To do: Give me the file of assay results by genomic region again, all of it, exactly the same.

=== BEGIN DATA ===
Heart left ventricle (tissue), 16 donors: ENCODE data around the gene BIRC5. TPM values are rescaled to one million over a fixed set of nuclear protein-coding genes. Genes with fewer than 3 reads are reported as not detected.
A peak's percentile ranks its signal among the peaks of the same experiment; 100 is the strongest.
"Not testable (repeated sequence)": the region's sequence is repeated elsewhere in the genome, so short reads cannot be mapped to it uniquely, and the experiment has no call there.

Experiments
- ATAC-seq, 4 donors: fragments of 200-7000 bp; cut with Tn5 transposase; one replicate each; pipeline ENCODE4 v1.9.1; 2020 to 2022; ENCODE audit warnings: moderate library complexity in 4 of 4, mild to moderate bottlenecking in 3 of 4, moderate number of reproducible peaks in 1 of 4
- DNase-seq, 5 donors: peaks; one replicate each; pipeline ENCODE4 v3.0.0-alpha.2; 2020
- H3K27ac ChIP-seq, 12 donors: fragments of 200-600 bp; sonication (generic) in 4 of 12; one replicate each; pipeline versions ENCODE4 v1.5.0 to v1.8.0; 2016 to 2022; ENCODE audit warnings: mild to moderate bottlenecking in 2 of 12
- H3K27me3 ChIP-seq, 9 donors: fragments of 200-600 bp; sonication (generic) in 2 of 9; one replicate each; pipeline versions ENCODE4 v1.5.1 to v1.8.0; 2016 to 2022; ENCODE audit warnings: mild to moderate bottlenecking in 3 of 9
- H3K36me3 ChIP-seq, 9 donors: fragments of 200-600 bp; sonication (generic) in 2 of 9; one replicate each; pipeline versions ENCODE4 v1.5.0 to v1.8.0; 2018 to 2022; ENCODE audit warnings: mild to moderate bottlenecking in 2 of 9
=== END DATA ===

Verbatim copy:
Heart left ventricle (tissue), 16 donors: ENCODE data around the gene BIRC5. TPM values are rescaled to one million over a fixed set of nuclear protein-coding genes. Genes with fewer than 3 reads are reported as not detected.
A peak's percentile ranks its signal among the peaks of the same experiment; 100 is the strongest.
"Not testable (repeated sequence)": the region's sequence is repeated elsewhere in the genome, so short reads cannot be mapped to it uniquely, and the experiment has no call there.

Experiments
- ATAC-seq, 4 donors: fragments of 200-7000 bp; cut with Tn5 transposase; one replicate each; pipeline ENCODE4 v1.9.1; 2020 to 2022; ENCODE audit warnings: moderate library complexity in 4 of 4, mild to moderate bottlenecking in 3 of 4, moderate number of reproducible peaks in 1 of 4
- DNase-seq, 5 donors: peaks; one replicate each; pipeline ENCODE4 v3.0.0-alpha.2; 2020
- H3K27ac ChIP-seq, 12 donors: fragments of 200-600 bp; sonication (generic) in 4 of 12; one replicate each; pipeline versions ENCODE4 v1.5.0 to v1.8.0; 2016 to 2022; ENCODE audit warnings: mild to moderate bottlenecking in 2 of 12
- H3K27me3 ChIP-seq, 9 donors: fragments of 200-600 bp; sonication (generic) in 2 of 9; one replicate each; pipeline versions ENCODE4 v1.5.1 to v1.8.0; 2016 to 2022; ENCODE audit warnings: mild to moderate bottlenecking in 3 of 9
- H3K36me3 ChIP-seq, 9 donors: fragments of 200-600 bp; sonication (generic) in 2 of 9; one replicate each; pipeline versions ENCODE4 v1.5.0 to v1.8.0; 2018 to 2022; ENCODE audit warnings: mild to moderate bottlenecking in 2 of 9